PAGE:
Ettal Monastery: Stop to Stare and Stay to Shop

Ettal MonasteryI’d read about Ettal Monastery in a guidebook, but didn’t really put it on our itineary. However, as we were driving to the town of Oberammergau, we turned the bend, and there was the monastery in the middle of the road. We both looked at each other and said, “We have to see that!”.

 

Ettal Monastery was first constructed in 1331, by Ludwig the Bavarian, on his way back from his coronation as Holy Roman Emperor in Rome.   The newly crowned leader was bringing back a Madonna and child statue, Ettal Monasterywhen his horses supposedly stopped and genuflected on the monastery’s current site. The king took it as an omen and ordered the construction of a Benedictine abbey, where he installed the statue. In 1744, Ettal Monastery was destroyed in a fire, and a new Baroque abbey and minor basilica were built. Luckily, the statue survived, Ettal Monasteryand you can still see it in the church today. The basilica is absolutely breathtaking, and free to enter. The double-shelled dome is the work of Swiss architect Enrico Zuccalli, who was a student of Bernini, and the ornate decoration was completed by the stuccoist Josef Schmultzer and the sculptor Johan Baptist Straub. Ettal Monastery became the most important pilgrimage site in all of the Alps.

Today, the monks at Ettal Monastery carry out their religious duties as well as operating a brewery, distillery, dairy, publishing operation, and hotel.   They’re very Ettal Monasteryindustrious men! A visit to the gift shops (there are two across the street from each other) is an absolute must. There, you can purchase the fruits of the monks’ labors including their famous herbal liquor, beer, chocolate, tea, and fragrances. They also offer a wide variety of religious items and books. Any of these items would be incredibly thoughtful gifts or ways to remember your trip to Germany.

Don’t be like us; make Ettal Monastery a must on your itinerary. Ettal makes an easy stop on the way to Oberammergau, Mittenwald, Linderhof, or the Zugspitze. For more information on those locations, visit my guides:

 

 

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Oberammergau: A Fairy Tale of a Bavarian Town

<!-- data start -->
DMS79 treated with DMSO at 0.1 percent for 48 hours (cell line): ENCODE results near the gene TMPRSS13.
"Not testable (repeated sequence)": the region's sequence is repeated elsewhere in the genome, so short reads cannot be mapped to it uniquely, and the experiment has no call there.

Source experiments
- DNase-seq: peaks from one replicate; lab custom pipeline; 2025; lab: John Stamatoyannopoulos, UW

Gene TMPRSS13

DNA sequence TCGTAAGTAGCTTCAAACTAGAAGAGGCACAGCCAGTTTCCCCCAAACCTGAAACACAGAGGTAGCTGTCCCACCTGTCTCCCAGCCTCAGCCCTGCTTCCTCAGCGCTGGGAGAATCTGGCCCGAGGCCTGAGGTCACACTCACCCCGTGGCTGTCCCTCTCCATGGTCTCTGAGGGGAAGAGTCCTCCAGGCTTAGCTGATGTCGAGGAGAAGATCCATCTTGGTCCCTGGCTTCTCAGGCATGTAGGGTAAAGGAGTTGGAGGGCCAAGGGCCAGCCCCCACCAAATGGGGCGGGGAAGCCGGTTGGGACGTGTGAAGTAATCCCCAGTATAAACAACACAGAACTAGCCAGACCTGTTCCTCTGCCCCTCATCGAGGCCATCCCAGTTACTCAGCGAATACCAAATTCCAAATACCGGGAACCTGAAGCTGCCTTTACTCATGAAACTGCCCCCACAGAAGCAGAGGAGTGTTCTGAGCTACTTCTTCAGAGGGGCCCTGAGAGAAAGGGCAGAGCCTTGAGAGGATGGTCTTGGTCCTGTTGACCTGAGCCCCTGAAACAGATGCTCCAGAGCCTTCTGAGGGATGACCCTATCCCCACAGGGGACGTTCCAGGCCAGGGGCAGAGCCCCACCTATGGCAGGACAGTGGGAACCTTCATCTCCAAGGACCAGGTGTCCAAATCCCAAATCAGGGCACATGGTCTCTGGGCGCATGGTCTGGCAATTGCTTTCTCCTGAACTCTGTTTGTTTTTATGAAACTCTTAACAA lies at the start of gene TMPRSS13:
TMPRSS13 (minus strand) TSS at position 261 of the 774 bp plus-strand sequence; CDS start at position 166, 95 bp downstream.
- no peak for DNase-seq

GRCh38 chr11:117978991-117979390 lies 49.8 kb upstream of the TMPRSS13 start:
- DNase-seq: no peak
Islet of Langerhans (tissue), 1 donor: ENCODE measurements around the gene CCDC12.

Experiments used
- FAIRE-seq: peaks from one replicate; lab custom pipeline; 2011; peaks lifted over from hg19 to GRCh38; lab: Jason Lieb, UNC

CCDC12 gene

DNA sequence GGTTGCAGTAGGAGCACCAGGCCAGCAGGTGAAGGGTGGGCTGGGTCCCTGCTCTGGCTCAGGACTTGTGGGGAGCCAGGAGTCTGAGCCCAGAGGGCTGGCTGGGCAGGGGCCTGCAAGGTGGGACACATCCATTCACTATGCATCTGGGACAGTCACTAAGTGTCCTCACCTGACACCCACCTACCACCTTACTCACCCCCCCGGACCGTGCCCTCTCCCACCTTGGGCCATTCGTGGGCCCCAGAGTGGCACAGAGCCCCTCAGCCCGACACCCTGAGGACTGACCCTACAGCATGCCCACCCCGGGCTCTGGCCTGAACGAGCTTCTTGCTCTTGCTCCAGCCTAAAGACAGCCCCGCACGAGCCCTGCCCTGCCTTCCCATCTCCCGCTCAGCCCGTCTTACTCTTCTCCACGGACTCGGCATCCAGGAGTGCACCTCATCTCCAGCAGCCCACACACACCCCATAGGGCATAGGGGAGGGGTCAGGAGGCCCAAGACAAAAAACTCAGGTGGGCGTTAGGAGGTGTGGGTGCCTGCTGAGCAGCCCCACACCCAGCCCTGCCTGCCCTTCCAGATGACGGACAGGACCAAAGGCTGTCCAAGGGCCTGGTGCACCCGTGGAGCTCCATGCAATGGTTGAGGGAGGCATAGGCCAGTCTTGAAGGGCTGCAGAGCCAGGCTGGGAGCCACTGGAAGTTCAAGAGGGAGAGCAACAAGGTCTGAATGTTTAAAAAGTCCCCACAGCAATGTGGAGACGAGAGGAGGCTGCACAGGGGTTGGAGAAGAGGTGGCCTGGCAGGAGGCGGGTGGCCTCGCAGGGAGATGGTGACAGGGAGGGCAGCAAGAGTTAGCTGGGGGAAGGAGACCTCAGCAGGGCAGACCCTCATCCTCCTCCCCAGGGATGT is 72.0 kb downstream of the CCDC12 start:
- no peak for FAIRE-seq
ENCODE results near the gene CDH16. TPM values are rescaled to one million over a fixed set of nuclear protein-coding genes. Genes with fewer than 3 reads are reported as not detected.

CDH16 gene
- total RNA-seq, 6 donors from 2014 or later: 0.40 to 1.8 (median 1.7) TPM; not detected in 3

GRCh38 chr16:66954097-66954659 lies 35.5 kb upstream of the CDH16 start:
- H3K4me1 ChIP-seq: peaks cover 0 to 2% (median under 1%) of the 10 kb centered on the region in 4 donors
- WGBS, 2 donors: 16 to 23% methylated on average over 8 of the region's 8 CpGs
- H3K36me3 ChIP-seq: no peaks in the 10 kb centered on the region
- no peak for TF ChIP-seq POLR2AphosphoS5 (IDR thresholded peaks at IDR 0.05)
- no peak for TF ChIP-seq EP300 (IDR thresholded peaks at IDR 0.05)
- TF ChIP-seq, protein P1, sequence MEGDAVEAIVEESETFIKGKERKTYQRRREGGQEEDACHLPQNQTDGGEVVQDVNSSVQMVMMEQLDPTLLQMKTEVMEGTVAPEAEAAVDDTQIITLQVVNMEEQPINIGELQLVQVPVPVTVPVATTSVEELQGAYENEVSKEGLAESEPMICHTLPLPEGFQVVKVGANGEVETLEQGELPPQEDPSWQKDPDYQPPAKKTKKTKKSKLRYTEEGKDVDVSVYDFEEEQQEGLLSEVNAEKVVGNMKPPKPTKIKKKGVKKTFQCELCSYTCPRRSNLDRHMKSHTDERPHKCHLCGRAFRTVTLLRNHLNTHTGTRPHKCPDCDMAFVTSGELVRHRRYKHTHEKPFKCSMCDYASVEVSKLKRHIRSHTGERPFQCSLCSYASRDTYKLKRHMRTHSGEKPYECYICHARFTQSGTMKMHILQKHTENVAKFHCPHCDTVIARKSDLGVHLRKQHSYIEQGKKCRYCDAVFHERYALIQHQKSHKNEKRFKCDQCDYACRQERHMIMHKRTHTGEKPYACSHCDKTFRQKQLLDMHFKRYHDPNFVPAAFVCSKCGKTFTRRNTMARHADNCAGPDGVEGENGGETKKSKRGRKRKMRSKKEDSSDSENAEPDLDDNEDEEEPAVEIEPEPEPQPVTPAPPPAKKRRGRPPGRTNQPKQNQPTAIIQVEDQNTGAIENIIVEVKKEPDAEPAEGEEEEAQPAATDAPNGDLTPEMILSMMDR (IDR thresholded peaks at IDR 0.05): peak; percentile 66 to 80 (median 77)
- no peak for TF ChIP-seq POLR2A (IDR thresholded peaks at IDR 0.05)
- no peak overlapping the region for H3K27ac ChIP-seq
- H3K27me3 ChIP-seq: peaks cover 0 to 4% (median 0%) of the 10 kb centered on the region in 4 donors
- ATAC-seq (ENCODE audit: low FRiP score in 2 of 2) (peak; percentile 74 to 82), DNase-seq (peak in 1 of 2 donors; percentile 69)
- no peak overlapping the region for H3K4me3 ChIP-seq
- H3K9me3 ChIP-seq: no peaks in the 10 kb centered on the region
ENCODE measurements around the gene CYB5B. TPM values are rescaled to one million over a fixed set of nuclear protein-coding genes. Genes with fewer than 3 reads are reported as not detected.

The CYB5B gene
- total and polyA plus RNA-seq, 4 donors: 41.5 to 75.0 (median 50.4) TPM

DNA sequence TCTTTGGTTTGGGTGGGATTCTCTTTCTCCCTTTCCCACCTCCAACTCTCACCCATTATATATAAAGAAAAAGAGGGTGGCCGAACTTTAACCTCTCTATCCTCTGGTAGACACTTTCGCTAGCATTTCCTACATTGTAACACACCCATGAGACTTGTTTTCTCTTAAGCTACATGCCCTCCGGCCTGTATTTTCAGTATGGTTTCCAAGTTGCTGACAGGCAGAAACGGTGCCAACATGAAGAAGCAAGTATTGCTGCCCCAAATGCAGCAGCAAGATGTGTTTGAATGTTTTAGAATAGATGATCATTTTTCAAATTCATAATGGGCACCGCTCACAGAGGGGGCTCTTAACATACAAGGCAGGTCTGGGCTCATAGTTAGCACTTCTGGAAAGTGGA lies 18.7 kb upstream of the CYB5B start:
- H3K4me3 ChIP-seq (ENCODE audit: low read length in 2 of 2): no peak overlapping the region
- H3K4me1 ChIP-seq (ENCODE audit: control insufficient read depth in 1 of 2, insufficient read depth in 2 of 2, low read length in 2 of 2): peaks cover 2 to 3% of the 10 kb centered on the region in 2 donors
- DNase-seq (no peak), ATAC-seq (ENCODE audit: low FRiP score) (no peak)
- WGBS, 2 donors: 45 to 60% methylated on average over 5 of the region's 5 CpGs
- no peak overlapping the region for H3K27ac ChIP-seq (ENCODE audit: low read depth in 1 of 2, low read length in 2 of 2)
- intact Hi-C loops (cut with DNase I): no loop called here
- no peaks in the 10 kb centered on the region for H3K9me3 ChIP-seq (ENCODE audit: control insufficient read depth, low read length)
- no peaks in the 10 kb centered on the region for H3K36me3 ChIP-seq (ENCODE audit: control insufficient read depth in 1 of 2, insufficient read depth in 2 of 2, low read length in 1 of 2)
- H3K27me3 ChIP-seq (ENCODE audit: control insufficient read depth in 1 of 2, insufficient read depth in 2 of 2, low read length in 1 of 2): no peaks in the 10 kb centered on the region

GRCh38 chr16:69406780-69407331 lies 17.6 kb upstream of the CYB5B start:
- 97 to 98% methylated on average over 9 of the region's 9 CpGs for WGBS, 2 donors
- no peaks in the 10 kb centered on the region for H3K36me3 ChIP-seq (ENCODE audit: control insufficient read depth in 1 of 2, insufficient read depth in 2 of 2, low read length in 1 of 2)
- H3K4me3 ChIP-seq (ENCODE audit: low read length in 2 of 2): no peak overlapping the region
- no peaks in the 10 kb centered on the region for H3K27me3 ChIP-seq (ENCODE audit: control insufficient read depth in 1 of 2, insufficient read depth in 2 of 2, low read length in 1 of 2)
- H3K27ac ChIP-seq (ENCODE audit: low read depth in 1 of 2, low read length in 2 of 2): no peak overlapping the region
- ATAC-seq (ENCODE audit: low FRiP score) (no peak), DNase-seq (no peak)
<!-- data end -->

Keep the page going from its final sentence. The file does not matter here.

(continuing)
OberammergauIn 1633, the residents of Oberammergau feared that their Alpine town would be destroyed by either the plague or the devastation of the Thirty Years War. Townspeople made a promise to their god that if he spared Oberammergau from destruction, they would put on and perform in a play about the death and resurrection of Jesus Christ every decade thereafter. Today, the residents of the town are still living up to their end of the bargain by staging an elaborate passion play every ten years. However, a visit to Oberammergau is an event in itself at any time of year.

 

Oberammergau

Pilatus House, named for painted scenes of Jesus and Pontius Pilate

The major attraction in Oberammergau is the dozens of painted houses. As a demonstration of their piety and affluence, wealthy residents had their homes painted, with scenes of religious imagery and fairy tale stories, in a fresco technique known as Luftlmalerei. While these picturesque abodes are located all throughout Oberammergau, the most amusing are the “Little Red Riding House” and the “Hansel and Gretel House”. They’re located on Ettaler Strausse, a short walk out of town, past the blinking traffic light.

 

Oberammergau

A visit to Oberammergau isn’t complete, with a stop in the famous Kathe Wohlfahrt Christmas stores! There are two right in the center of town.

As you make you way through the idyllic streets and local shops, you’ll find that Oberammergau is dominated by woodworkers. The region has no industry and little farming, but it does have an abundance of trees, making woodcarving a profitable handicraft. While you can purchase anything from nutcrackers, to gnomes, to salt and pepper shakers, carvings of a religious nature are most common. In the past, pilgrims, destined for nearby Ettal Monastery, were eager to purchase spiritual items, and the locals were happy to oblige. If you’d like to see woodcarvers at work, head over to Pilatus House, at Ludwig-Thoma-Starsse 10, where in addition to browsing through the shop, you can watch the artisans and painters demonstrating their craft.